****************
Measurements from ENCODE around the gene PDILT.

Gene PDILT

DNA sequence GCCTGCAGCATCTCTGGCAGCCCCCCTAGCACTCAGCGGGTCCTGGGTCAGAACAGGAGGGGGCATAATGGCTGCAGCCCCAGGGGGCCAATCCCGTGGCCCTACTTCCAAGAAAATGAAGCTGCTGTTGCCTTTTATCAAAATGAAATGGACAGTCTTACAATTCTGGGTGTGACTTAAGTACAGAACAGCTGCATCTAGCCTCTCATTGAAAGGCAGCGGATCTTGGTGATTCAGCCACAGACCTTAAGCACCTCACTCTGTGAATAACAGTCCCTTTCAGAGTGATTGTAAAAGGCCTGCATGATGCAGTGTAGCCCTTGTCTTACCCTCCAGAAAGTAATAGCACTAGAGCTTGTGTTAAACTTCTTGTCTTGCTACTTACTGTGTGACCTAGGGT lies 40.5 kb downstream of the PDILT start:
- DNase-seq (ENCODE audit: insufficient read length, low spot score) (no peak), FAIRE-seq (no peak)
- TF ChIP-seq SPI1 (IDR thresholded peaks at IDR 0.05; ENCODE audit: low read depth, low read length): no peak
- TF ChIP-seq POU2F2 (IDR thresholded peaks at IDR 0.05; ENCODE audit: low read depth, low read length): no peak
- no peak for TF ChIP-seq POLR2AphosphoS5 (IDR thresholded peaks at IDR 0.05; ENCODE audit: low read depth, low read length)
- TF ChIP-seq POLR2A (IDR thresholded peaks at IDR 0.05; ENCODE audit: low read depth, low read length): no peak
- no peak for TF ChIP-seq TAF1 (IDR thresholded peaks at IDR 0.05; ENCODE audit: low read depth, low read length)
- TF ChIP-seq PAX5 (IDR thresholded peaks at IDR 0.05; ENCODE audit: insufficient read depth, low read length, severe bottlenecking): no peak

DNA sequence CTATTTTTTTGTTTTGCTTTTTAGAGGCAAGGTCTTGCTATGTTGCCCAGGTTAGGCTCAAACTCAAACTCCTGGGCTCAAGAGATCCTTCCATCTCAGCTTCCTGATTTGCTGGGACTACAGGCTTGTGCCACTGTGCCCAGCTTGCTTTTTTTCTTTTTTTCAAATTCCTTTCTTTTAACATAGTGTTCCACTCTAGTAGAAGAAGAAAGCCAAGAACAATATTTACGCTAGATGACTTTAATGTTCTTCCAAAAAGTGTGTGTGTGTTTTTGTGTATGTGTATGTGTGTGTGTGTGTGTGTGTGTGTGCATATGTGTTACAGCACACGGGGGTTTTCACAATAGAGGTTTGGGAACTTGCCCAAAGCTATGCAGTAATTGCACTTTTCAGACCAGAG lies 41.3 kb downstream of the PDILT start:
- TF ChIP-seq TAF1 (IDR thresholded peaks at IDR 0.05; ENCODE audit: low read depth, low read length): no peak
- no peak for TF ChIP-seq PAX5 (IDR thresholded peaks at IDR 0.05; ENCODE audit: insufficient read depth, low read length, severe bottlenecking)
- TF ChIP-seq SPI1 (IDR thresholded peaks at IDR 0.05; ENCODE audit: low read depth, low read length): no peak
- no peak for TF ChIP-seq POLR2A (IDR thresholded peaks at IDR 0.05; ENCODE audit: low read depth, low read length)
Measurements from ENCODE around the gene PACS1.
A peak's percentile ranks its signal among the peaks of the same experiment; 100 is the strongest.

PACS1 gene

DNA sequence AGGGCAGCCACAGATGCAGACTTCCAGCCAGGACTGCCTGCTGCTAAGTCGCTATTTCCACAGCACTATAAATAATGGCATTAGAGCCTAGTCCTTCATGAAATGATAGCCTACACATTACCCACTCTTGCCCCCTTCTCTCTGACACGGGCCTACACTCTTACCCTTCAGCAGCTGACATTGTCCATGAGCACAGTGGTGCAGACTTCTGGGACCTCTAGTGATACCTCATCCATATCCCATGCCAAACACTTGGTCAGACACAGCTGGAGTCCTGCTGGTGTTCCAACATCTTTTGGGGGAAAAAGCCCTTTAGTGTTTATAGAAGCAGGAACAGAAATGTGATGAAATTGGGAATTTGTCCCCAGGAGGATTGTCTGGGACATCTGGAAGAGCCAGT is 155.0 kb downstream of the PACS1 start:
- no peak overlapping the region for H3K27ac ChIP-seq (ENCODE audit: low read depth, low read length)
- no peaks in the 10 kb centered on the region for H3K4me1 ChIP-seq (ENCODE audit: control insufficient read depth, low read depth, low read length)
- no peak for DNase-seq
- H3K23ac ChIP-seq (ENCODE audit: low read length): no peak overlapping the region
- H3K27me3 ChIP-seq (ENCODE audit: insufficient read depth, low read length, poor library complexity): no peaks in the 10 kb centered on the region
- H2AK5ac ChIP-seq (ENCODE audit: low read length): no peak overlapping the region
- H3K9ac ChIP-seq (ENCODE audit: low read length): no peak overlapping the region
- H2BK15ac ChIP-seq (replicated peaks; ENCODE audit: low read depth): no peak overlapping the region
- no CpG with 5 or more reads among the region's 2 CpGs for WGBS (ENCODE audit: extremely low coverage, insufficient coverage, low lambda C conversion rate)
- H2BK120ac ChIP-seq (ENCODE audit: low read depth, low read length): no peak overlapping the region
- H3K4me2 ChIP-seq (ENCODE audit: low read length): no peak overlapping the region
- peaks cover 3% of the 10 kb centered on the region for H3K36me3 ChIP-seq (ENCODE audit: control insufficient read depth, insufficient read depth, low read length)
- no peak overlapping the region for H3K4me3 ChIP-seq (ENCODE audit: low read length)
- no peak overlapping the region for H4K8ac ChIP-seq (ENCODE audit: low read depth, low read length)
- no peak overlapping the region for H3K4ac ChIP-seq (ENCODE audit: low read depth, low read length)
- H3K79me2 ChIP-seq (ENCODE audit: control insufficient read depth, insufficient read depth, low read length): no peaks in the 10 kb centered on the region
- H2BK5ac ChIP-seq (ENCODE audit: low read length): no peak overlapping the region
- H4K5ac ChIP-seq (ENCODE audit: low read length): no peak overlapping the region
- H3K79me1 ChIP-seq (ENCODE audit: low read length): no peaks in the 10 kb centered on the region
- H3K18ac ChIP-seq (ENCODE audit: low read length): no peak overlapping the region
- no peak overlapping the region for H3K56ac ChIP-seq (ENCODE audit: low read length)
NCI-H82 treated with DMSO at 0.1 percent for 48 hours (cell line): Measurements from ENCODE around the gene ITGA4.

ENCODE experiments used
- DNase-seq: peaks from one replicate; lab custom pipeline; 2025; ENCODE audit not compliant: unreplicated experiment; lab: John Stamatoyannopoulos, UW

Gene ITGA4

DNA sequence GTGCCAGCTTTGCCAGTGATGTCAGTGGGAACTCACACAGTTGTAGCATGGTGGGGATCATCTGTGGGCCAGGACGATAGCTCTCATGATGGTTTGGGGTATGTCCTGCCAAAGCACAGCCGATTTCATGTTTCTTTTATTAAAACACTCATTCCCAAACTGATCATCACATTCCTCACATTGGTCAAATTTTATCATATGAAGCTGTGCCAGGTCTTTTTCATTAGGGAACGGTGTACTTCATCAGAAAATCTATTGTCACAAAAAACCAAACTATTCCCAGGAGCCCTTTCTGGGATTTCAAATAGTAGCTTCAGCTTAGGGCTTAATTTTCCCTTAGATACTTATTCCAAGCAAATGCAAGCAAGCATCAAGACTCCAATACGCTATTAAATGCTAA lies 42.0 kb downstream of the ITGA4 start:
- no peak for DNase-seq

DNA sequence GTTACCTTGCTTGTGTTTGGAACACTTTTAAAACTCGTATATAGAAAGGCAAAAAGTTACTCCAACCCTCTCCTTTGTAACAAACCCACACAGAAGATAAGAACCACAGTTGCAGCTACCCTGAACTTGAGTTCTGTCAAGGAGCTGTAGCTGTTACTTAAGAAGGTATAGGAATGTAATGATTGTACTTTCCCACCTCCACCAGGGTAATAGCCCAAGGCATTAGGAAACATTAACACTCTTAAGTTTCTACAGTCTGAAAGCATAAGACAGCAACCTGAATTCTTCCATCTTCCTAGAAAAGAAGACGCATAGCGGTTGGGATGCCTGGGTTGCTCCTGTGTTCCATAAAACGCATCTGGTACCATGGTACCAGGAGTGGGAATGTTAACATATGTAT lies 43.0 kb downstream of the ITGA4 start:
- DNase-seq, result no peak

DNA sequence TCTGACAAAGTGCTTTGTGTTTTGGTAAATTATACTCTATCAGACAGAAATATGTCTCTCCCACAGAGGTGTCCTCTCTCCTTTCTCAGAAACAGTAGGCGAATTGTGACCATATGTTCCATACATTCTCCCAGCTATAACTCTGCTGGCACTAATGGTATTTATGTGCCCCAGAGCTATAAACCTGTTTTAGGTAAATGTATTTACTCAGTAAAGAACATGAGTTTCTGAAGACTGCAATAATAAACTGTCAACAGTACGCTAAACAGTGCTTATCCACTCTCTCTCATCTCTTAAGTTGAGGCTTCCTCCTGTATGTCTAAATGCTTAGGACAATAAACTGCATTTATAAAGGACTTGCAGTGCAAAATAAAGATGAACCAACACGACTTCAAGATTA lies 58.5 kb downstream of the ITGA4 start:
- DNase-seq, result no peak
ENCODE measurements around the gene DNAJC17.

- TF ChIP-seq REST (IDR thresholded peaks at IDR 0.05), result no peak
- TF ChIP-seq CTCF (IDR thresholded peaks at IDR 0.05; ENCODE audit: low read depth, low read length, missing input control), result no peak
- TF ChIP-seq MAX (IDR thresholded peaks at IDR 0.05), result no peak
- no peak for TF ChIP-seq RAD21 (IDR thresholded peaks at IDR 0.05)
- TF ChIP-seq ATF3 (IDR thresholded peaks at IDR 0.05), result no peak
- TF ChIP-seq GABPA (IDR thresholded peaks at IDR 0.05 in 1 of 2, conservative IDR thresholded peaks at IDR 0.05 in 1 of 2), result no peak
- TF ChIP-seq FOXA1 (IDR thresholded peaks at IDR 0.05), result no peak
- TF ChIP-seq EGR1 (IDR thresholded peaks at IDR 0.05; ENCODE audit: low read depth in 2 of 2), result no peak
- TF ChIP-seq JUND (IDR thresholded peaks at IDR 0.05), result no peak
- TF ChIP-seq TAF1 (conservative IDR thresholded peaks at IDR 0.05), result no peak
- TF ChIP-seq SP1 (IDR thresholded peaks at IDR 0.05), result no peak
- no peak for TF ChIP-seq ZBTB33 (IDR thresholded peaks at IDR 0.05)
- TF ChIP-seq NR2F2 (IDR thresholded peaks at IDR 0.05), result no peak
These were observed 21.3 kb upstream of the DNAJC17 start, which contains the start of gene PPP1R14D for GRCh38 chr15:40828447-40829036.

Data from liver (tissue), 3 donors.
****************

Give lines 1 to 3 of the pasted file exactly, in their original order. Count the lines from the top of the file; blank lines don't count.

Measurements from ENCODE around the gene PDILT.

Gene PDILT

DNA sequence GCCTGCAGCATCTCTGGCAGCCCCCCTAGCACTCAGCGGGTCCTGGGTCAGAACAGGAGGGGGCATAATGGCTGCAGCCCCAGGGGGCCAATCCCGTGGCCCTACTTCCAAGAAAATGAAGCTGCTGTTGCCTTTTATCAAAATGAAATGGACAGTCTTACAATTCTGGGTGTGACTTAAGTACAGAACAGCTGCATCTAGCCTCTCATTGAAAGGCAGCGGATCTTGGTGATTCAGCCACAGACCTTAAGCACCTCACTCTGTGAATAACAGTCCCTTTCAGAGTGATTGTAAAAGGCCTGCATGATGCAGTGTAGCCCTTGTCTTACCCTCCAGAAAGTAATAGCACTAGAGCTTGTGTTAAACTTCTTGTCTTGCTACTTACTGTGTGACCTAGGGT lies 40.5 kb downstream of the PDILT start: